So what does it all mean? Joseph's interpretation of the crocodile, long held to be ridiculous by critics, has a rather strong air of plausibility to it. That plausibility persists not only for the general idea that the crocodile was an ancient Egyptian god soometime, somewhere, but that it was a god associated with royal power and the protection of Pharaoh, and that this god was known and worshiped not only during Abraham's time, but also in the land where Abraham lived and where the Book of Abraham takes place. So, all told, I'd say this aspect of Facsimile 1 and the Book of Abraham is not a solid reason to reject Joseph Smith. It might have looked that way until a few years ago, though. Patience and faith---we're never going to lose the need for both of these attributes when it comes to religion.

Now as to whether pigs have wings or not, I'll save that discussion for some other day. Just be patient. But no, the Book of Mormon does not say pigs have wings, nor do BYU scholars insist that the horse of the Book of Mormon was a flying pig. Just to make that clear.

Update: For even more, see Quinten Barney, "Sobek: The Idolatrous God of Pharaoh Amenemhet III," Journal of the Book of Mormon and Other Restoration Scripture 22/2 (2013): 22–27.

The Unintended Consequences of Giving Money

Money is one of the most welcome gifts and one of the most useful things to give people, especially those who need it. But giving money sometimes fails to help and can make things worse, a problem that requires givers ultimately to seek inspiration in knowing how to really help. I learned this lesson (once again) when my wife and I came up with what I thought was a brilliant plan to help a Chinese woman that we respect and like. She works here in Shanghai while her teenage son is in her home province, a common and sad situation for Chinese people trying to provide for their families. (There are rules here that often make it hard for a migrant worker to bring one's family to where the jobs are.) We learned her son was coming to town for a weekend, and we wanted to help her spend some memorable, quality time with him. Our idea was to buy tickets to the Shanghai circus for both of them so they could have a positive mother-son experience enjoying something they probably could not normally afford. My wife, worried about how things might go wrong, was smart enough to ask if her son was bringing any friends, and when she learned that he was probably coming with a friend, she bought 3 tickets so all three could go together. She added a little extra for transportation and snacks.

After buying three good tickets for her, we looked forward to hearing her report of the circus visit when we had them over to visit the following day. Unfortunately, we learned that her son went to the circus with his two friends while mom selflessly stayed home that night. The money we contributed resulted in separating mother and son during a major part of the brief time he was in town--exactly the opposite of what we intended. That's what often happens when we rely on money as a simple solution to the complex problems people have.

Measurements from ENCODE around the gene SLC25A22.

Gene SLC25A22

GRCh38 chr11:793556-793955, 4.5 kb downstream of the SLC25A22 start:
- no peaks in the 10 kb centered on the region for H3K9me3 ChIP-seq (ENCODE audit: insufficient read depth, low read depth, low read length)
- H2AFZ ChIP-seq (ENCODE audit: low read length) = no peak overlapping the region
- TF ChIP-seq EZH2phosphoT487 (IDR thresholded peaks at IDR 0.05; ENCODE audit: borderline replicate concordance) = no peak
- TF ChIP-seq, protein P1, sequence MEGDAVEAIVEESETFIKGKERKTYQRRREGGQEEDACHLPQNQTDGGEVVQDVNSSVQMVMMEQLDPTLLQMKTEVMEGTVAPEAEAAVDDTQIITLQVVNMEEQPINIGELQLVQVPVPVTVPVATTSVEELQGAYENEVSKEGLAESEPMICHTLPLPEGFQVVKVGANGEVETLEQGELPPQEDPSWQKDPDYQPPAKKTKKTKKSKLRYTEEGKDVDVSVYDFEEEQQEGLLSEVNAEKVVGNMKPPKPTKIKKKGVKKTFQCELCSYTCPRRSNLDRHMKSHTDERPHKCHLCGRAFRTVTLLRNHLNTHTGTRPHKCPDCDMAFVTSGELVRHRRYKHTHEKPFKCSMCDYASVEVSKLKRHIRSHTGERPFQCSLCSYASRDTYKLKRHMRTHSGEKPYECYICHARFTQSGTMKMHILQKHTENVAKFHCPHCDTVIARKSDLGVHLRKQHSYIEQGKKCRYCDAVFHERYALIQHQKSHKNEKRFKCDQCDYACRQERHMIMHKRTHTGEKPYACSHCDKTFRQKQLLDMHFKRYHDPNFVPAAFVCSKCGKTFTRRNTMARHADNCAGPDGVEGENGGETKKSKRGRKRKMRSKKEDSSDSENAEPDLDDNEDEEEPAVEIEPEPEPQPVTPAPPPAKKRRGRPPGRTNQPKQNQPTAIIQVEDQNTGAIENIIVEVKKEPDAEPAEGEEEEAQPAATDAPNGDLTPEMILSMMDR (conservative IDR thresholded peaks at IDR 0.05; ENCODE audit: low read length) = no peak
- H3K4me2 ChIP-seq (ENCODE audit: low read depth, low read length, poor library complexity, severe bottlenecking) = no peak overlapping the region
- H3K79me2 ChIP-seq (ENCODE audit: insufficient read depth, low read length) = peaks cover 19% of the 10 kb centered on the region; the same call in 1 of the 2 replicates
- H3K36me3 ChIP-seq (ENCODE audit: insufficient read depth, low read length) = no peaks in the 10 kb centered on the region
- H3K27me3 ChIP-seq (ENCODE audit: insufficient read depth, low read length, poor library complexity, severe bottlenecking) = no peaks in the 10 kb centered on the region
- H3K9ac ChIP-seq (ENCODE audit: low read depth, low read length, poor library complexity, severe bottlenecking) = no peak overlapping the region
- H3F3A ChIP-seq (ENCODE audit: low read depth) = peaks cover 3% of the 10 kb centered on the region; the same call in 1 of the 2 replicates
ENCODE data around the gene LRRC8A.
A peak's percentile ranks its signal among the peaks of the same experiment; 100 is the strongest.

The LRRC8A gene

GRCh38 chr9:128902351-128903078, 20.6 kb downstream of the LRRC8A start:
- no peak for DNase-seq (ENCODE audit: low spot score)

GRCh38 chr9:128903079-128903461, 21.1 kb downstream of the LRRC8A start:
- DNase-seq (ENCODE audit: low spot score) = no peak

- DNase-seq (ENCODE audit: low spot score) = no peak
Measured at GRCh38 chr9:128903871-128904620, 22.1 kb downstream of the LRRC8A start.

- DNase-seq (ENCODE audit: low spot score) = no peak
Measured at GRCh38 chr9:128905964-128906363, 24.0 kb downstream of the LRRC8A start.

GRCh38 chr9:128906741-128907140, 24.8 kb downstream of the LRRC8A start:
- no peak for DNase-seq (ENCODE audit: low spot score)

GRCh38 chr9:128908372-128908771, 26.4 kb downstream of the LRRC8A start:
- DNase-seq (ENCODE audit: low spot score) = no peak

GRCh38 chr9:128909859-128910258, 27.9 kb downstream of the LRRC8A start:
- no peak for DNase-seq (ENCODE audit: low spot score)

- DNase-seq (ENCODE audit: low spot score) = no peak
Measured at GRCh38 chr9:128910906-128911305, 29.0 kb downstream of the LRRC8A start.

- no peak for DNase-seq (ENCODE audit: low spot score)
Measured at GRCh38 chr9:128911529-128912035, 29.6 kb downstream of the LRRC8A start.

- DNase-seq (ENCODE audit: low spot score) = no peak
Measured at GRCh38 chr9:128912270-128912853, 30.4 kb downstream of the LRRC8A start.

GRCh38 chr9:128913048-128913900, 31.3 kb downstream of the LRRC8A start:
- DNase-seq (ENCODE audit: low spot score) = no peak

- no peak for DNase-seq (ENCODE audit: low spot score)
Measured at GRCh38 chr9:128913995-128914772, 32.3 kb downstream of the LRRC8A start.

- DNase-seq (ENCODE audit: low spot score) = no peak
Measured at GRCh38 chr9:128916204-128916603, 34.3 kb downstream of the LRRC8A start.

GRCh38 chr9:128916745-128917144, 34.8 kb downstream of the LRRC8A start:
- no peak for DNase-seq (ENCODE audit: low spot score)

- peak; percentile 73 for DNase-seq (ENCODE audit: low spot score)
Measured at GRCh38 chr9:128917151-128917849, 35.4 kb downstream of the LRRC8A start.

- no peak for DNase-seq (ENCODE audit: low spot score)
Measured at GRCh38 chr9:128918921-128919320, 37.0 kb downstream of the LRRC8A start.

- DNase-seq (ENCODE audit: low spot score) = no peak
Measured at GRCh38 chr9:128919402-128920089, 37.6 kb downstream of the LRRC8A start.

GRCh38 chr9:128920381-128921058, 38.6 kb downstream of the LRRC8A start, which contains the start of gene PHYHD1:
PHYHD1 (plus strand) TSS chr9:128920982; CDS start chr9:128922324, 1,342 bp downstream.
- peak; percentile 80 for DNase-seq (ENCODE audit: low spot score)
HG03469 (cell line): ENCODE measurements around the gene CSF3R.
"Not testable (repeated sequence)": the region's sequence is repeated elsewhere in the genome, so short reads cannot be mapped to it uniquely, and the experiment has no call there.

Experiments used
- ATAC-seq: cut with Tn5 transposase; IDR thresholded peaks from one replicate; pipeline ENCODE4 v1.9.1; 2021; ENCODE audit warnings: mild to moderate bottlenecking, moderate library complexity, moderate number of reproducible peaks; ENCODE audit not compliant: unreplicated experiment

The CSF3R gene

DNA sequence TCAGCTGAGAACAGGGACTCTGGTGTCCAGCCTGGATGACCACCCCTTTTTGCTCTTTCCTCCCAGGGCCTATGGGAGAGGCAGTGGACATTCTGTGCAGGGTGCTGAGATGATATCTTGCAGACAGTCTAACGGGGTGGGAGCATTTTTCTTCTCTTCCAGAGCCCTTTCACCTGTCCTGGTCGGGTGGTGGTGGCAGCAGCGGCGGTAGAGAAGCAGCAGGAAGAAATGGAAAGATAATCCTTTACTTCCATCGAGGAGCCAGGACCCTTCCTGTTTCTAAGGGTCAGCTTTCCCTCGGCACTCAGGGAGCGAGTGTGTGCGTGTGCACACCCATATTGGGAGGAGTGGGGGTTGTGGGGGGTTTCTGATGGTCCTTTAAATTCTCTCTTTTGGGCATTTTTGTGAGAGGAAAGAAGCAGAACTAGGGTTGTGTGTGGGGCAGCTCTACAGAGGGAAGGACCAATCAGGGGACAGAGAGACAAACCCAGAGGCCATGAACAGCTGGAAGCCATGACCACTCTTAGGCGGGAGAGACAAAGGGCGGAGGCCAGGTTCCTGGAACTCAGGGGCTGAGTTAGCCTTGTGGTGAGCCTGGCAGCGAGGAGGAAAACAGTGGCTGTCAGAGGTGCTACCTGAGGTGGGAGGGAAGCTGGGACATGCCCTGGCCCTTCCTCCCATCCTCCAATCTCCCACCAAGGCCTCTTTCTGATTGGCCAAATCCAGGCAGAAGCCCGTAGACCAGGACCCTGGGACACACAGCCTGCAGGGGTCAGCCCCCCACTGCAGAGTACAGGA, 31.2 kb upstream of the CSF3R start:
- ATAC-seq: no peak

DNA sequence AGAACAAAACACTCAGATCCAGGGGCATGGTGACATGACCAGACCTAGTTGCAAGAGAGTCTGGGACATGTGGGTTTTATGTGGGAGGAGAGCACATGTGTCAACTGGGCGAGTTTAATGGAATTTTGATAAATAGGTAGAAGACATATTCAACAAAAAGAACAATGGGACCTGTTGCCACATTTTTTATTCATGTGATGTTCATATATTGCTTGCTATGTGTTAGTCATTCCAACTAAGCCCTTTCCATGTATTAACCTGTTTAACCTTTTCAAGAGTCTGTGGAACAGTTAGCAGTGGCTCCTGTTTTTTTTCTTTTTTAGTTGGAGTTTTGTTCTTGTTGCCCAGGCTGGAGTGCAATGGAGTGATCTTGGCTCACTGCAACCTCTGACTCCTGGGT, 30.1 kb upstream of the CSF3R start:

Sometimes a little money can work wonders. But don't expect it to help without care, planning, and inspiration--and even then it may disappoint. Unintended consequences are far too common.

Of course, there is more to this story and more that we still don't understand. Maybe things worked out optimally after all. Perhaps the mom, who was somewhat ill that weekend, really needed the break and was happy to just be the heroine who helped her son and friends enjoy the circus while she got some rest. Maybe the circus tickets resulted in more important ends than our unrealized intended consequences. Or maybe it was just a foolish waste of money and time. Maybe I'll have more insight after I take my wife to Shanghai's Circus World later this week as I plan to (if things work out). But the boys really enjoyed it.

Things never turn out just the way we imagine them, and sometimes the unintended consequences aren't so bad. But money per se is usually not the answer. The fullness of the Gospel of Jesus Christ is the answer to most of the challenges and pains of life. But its scope includes helping one another here and now with temporal matters, and sometimes that takes money. Thank God for the inspired and inspiring LDS welfare program and the humanitarian programs the Church runs, and thanks to all of you who have learned to carefully and prayerfully consider the best way to use your resources to help those around you. Keep it up, even if the results are disappointing sometimes.

May we all seek to make our efforts bring about more lasting good with the Lord's help.

Thursday, December 22, 2011

Don't Begrudge Other Folks Their Miracles

"Do Big Tragedies Negate Small Miracles?" was a post from 2009 that I'd like to mention again today. It deals with the discrepancy between some people testifying of small miracles when, for example, trying to find lost car keys or a stray cat, while tragedy and death sweeps the earth. For someone whose car was just stolen or wrecked while engaged in Church service, hearing someone else bear testimony of God's mercy in finding lost car keys can easily raise all sorts of questions. For the parent whose child has died, hearing others testify of miraculous healing of a child can cause the heart to cry out, "Why not my child?"